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For Transgender Day of Remembrance

November 20th every year is the Transgender Day of Remembrance, where we stop to remember those transgender people who have lost their lives over the past 12 months because of who they are.

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A message from the Chair of LGBT+ Liberal Democrats

* Editorial note: as indicated earlier, all comments on this piece will be moderated before publication.

Today, as always on the 20th of November we at LGBT+ Lib Dems, along with many other organisations around the world, are observing Transgender Day of Remembrance. This is the twentieth year when one of the biggest events in the LGBT+ calendar is not a celebration, but a commemoration of those who have been taken from us by violence. You can find the list of names for this and previous years here. TDoR is always sombre, commemorating as it does the deaths of trans …

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Welcome to my day – 20 November… the Transgender Day of Remembrance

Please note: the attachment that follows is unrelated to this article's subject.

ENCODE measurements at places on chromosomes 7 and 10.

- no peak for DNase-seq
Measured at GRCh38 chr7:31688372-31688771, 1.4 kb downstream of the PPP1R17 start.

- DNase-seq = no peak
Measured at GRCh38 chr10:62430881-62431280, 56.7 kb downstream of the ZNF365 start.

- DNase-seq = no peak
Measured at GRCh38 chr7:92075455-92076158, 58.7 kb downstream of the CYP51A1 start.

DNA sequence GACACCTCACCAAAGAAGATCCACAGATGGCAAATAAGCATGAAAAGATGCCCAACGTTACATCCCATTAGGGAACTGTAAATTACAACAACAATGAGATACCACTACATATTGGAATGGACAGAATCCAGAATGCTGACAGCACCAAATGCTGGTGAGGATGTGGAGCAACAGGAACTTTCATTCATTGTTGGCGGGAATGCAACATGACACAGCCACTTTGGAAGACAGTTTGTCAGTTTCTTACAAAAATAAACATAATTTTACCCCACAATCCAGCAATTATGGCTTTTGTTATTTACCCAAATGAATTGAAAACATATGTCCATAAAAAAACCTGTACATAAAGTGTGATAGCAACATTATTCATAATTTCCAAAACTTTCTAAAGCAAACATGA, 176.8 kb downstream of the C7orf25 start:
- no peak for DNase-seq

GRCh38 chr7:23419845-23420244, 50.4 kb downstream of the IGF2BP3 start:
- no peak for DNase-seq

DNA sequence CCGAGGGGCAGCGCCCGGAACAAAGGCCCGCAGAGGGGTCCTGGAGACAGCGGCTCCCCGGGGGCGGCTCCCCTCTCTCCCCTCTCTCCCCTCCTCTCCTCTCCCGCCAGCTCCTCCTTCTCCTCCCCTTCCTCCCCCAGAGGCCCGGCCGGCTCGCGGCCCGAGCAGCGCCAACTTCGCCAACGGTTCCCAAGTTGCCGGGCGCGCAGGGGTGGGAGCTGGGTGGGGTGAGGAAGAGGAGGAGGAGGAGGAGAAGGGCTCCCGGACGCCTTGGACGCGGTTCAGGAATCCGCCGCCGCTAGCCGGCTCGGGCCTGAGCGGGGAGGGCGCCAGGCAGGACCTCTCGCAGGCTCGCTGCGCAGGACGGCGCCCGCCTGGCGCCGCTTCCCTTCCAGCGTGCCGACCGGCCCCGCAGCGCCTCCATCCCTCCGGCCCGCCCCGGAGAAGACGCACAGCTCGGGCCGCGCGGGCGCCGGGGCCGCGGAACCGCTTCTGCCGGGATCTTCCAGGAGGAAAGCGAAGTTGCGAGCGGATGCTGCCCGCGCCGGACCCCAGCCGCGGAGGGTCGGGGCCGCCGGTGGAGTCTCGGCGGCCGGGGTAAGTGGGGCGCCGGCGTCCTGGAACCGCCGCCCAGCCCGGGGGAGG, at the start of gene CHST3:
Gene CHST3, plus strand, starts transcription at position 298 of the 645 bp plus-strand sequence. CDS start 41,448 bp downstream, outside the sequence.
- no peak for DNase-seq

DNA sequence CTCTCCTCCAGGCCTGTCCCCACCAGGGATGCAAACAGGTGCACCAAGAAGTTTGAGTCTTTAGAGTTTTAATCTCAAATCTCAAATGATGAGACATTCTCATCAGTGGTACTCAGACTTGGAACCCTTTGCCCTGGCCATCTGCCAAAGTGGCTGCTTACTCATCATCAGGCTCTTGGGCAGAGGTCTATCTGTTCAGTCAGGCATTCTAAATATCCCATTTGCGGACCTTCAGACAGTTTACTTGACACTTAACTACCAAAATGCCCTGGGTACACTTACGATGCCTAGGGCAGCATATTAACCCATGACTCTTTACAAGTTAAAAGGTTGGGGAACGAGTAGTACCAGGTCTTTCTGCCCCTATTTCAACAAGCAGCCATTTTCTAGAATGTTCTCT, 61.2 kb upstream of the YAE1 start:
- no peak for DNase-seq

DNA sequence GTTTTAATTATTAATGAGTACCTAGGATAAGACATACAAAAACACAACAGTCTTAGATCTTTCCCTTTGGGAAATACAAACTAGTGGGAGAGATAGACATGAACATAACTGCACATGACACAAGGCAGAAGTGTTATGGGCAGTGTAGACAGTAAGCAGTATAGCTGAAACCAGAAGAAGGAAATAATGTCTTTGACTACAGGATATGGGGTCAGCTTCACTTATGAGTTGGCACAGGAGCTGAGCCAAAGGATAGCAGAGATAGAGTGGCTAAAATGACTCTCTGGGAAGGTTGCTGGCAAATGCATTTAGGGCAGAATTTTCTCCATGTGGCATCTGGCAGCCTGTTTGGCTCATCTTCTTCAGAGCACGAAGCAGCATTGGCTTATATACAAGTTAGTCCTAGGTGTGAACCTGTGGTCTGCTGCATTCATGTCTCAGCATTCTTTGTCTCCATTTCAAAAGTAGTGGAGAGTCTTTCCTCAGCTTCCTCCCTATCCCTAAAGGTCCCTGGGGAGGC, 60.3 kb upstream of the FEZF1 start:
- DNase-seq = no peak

A rather more sombre opening to this Monday, in deference to the day being marked today. To be honest, I’m not proposing to add much to that introduction, as I suspect that I wouldn’t have much of value to add.

There will be an article dedicated to the day, and I would ask any commenters to show due respect to our transgender friends and colleagues. Please note that I will not show much tolerance to any transphobes who might be minded to offer us the “benefit” of their supposed wisdom. Take it somewhere

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Marking the Transgender Day of Remembrance

Transgender Day of RemembranceNovember 20th each year is the Transgender Day of Remembrance. It’s the day when we honour those who have lost their lives through transphobic violence. The list of those who have been murdered for being who they are is so harrowing to read.